Lecture Topics

Mark Warren has spent a lifetime teaching nature and primitive skills to students and groups around the country and at his nationally renowned wilderness school, Medicine Bow, located in the mountains of North Georgia. He has written a set of books called Secret of the Forest which provides clear and concise instruction in primitive survival skills.

Warren is also a Western Historian, researching the Frontier West and figures such as Wyatt Earp, Doc Holliday, Nate Champion, and Billy (the Kid) Bonney for more than 60 years. He has lectured at a variety of venues across the country. Warren has written an award-winning trilogy on the life of Wyatt Earp Wyatt Earp, An American Odyssey, and on the life of Billy the Kid, A Last Serenade for Billy Bonney. His latest work on Nate Champion is a duology releasing in July and August 2024. Scroll down for information on his new lecture offering on Nate Champion and the Johnson County War.

Mark Warren offers programming in both nature studies, primitive skills, and Western studies. Mark presents for museums, cultural centers, botanical gardens, native plant societies, garden clubs, school groups, and historical societies. Below you will find a listing of lecture topics that he can offer to your organization. If you are interested in having Mr. Warren present to your group, contact his publicist for more information at markwarrenbooks(at)att.net.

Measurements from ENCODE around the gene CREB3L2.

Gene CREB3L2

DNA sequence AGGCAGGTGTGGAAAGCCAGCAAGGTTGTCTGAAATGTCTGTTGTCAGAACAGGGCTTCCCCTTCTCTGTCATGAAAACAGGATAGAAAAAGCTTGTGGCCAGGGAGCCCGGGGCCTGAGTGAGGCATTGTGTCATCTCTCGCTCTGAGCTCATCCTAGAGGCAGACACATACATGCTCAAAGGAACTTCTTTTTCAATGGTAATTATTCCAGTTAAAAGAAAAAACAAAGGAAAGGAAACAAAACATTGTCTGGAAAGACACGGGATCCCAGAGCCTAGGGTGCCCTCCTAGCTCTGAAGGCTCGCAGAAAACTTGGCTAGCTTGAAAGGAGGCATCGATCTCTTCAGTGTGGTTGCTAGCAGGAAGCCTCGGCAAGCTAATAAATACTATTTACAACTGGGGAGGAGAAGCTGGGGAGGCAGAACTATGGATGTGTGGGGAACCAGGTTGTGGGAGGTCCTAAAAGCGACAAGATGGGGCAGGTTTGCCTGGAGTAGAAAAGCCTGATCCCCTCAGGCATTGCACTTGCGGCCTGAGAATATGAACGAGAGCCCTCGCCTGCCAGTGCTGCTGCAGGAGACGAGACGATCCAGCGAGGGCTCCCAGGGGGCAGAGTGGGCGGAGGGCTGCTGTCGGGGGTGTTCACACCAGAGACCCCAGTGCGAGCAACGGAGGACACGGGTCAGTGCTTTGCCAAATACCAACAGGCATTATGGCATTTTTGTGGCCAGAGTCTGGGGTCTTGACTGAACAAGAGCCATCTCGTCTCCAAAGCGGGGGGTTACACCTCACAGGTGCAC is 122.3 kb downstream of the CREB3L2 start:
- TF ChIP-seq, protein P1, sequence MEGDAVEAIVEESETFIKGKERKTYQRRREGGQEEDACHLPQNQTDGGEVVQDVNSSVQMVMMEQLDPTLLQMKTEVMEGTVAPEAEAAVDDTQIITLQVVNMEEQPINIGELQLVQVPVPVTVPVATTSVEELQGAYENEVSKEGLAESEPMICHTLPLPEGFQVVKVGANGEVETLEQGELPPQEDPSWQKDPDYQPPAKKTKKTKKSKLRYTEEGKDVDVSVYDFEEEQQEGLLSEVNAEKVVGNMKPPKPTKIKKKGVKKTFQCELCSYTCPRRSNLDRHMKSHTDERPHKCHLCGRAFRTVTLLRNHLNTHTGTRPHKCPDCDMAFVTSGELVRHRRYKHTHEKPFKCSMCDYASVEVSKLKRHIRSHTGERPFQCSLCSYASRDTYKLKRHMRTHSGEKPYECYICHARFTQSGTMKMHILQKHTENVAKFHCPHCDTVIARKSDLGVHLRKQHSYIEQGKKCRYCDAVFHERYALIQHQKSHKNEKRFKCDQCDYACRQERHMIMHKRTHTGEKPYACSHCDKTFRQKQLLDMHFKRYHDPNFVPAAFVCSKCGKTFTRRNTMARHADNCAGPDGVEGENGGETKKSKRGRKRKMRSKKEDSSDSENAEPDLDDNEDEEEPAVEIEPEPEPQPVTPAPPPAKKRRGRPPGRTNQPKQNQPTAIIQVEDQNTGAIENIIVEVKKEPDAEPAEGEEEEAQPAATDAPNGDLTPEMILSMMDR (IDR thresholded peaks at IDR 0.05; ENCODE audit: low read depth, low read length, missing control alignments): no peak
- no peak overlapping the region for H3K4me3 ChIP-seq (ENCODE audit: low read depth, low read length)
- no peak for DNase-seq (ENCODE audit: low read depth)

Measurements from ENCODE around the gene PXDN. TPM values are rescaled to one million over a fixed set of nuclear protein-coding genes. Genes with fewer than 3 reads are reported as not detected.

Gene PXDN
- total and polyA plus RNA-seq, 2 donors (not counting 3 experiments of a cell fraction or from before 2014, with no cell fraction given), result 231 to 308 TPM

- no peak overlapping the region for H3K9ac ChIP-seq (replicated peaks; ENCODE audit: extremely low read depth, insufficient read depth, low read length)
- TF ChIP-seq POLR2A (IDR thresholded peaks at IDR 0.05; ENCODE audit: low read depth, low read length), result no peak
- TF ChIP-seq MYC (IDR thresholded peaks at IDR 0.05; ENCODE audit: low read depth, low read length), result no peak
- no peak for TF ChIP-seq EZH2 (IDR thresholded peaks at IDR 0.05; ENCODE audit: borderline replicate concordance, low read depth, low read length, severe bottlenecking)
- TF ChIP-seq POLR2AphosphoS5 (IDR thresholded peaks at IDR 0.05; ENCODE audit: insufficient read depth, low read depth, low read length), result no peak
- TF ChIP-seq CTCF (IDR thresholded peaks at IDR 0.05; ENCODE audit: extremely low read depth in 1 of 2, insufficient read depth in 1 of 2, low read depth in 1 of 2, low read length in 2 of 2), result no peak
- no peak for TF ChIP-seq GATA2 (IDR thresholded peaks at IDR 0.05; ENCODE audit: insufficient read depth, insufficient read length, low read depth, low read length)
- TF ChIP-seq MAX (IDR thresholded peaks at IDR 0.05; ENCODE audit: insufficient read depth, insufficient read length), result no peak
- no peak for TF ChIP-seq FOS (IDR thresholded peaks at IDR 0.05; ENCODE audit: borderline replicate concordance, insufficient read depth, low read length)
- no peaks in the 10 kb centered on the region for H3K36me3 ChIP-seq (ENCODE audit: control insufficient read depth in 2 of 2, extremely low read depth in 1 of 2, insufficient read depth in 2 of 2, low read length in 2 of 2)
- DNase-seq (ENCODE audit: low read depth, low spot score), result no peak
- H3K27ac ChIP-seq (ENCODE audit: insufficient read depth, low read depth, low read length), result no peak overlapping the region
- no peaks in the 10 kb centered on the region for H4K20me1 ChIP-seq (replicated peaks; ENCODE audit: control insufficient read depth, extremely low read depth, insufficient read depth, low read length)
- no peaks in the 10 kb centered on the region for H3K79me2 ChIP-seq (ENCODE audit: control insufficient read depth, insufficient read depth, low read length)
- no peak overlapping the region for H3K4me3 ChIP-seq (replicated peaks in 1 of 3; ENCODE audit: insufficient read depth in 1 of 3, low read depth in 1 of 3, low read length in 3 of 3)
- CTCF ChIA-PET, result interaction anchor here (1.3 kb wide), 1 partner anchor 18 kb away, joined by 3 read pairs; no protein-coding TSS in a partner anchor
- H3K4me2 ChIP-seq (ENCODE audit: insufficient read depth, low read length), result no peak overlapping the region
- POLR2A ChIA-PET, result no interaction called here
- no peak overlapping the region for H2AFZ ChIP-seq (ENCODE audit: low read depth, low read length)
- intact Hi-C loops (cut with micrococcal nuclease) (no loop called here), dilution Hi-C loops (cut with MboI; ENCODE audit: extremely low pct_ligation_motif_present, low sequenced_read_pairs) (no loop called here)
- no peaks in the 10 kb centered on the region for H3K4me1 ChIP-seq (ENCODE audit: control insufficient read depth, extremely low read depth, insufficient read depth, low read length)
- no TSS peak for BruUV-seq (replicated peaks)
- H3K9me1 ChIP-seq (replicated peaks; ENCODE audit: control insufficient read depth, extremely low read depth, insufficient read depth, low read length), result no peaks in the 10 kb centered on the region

Program: A Writer’s Journey – After being nominated many times for Georgia Author of the Year, Mark Warren was finally named a 2022 Georgia Author of the Year for his novel Song of the Horseman (Finalist, Literary Fiction.) Although Mark has been writing for most of his life, the road to publication has been a long journey fraught with disappointments. Mark’s career as a naturalist and teacher of primitive skills makes itself known in each of his novels, making true the adage that says “write about what you know.” His research into the history of the American West has also guided him toward projects about some of our most controversial Western personalities. Find out more about Mark Warren and his road to become an award-winning writer in this personal and candid talk.

Warren has also been honored by the Spur Awards, the Will Rogers Medallion Awards, The Historical Novel Society, and the Peacemaker Awards.

Program: The Forest’s Gifts of Food, Medicine and Craft As Practiced By the Native Americans – a lecture and photo presentation

Mark Warren, owner of the nationally renowned Medicine Bow Wilderness School in Dahlonega, GA, has been teaching about native plants, trees, and survival skills to adults and children for over half a century.

Mark believes today’s society can — and should — learn some valuable lessons and skills regarding the use of native plants for food, medicine, insect repellent, craft, and fire. In addition to a slide presentation, Mark will bring along some handmade crafts for viewing and discussion.

Quote from Mark, “Most folks today have reduced nature to a backdrop of scenery. The great deficit in this scenario is our lack of understanding that we still depend upon nature. Air to breathe, water to drink, energy to consume for our daily actions. These are commodities that are easy to take for granted, and, if they are, future generations will have no reason to respect and conserve the pieces of the puzzle we call ecology.”

Program: Seeing the Forest Through the Eyes of the Native Americans~ An easy walk through the forest to learn about the gifts of nature~ (A maximum of 13 participants.)